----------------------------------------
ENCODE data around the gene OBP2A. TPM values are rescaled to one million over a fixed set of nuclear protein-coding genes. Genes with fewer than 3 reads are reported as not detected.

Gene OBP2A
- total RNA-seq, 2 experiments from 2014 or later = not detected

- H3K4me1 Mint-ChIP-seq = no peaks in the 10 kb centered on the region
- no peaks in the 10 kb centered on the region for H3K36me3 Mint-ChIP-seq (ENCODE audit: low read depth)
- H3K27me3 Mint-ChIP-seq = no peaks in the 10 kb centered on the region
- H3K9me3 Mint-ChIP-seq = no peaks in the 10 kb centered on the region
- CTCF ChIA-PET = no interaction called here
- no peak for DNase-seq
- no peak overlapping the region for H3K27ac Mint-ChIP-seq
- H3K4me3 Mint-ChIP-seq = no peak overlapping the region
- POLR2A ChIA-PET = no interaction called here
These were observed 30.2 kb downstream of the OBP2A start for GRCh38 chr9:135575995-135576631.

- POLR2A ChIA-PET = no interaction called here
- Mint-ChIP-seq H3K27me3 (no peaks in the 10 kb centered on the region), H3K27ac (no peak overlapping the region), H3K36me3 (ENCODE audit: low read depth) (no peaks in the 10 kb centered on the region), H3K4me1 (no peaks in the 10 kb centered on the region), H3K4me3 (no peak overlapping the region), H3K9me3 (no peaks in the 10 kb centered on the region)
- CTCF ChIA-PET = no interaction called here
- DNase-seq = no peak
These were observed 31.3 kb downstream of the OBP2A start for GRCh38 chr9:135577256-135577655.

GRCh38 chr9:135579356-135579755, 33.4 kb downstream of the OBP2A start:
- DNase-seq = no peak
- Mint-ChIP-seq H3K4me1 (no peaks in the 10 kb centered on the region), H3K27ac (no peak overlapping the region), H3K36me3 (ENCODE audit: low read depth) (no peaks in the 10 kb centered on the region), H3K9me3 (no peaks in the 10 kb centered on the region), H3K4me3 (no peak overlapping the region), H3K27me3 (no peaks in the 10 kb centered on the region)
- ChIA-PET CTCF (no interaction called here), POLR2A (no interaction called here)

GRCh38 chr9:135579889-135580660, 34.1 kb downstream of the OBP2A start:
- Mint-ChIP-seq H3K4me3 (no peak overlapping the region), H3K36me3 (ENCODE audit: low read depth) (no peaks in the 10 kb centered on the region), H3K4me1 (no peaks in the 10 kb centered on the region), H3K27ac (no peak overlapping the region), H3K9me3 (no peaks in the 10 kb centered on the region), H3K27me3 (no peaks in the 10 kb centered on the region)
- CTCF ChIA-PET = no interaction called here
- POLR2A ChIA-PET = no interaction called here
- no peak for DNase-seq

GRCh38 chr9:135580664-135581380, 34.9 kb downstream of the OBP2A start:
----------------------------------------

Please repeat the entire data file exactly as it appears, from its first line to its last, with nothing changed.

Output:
ENCODE data around the gene OBP2A. TPM values are rescaled to one million over a fixed set of nuclear protein-coding genes. Genes with fewer than 3 reads are reported as not detected.

Gene OBP2A
- total RNA-seq, 2 experiments from 2014 or later = not detected

- H3K4me1 Mint-ChIP-seq = no peaks in the 10 kb centered on the region
- no peaks in the 10 kb centered on the region for H3K36me3 Mint-ChIP-seq (ENCODE audit: low read depth)
- H3K27me3 Mint-ChIP-seq = no peaks in the 10 kb centered on the region
- H3K9me3 Mint-ChIP-seq = no peaks in the 10 kb centered on the region
- CTCF ChIA-PET = no interaction called here
- no peak for DNase-seq
- no peak overlapping the region for H3K27ac Mint-ChIP-seq
- H3K4me3 Mint-ChIP-seq = no peak overlapping the region
- POLR2A ChIA-PET = no interaction called here
These were observed 30.2 kb downstream of the OBP2A start for GRCh38 chr9:135575995-135576631.

- POLR2A ChIA-PET = no interaction called here
- Mint-ChIP-seq H3K27me3 (no peaks in the 10 kb centered on the region), H3K27ac (no peak overlapping the region), H3K36me3 (ENCODE audit: low read depth) (no peaks in the 10 kb centered on the region), H3K4me1 (no peaks in the 10 kb centered on the region), H3K4me3 (no peak overlapping the region), H3K9me3 (no peaks in the 10 kb centered on the region)
- CTCF ChIA-PET = no interaction called here
- DNase-seq = no peak
These were observed 31.3 kb downstream of the OBP2A start for GRCh38 chr9:135577256-135577655.

GRCh38 chr9:135579356-135579755, 33.4 kb downstream of the OBP2A start:
- DNase-seq = no peak
- Mint-ChIP-seq H3K4me1 (no peaks in the 10 kb centered on the region), H3K27ac (no peak overlapping the region), H3K36me3 (ENCODE audit: low read depth) (no peaks in the 10 kb centered on the region), H3K9me3 (no peaks in the 10 kb centered on the region), H3K4me3 (no peak overlapping the region), H3K27me3 (no peaks in the 10 kb centered on the region)
- ChIA-PET CTCF (no interaction called here), POLR2A (no interaction called here)

GRCh38 chr9:135579889-135580660, 34.1 kb downstream of the OBP2A start:
- Mint-ChIP-seq H3K4me3 (no peak overlapping the region), H3K36me3 (ENCODE audit: low read depth) (no peaks in the 10 kb centered on the region), H3K4me1 (no peaks in the 10 kb centered on the region), H3K27ac (no peak overlapping the region), H3K9me3 (no peaks in the 10 kb centered on the region), H3K27me3 (no peaks in the 10 kb centered on the region)
- CTCF ChIA-PET = no interaction called here
- POLR2A ChIA-PET = no interaction called here
- no peak for DNase-seq

GRCh38 chr9:135580664-135581380, 34.9 kb downstream of the OBP2A start: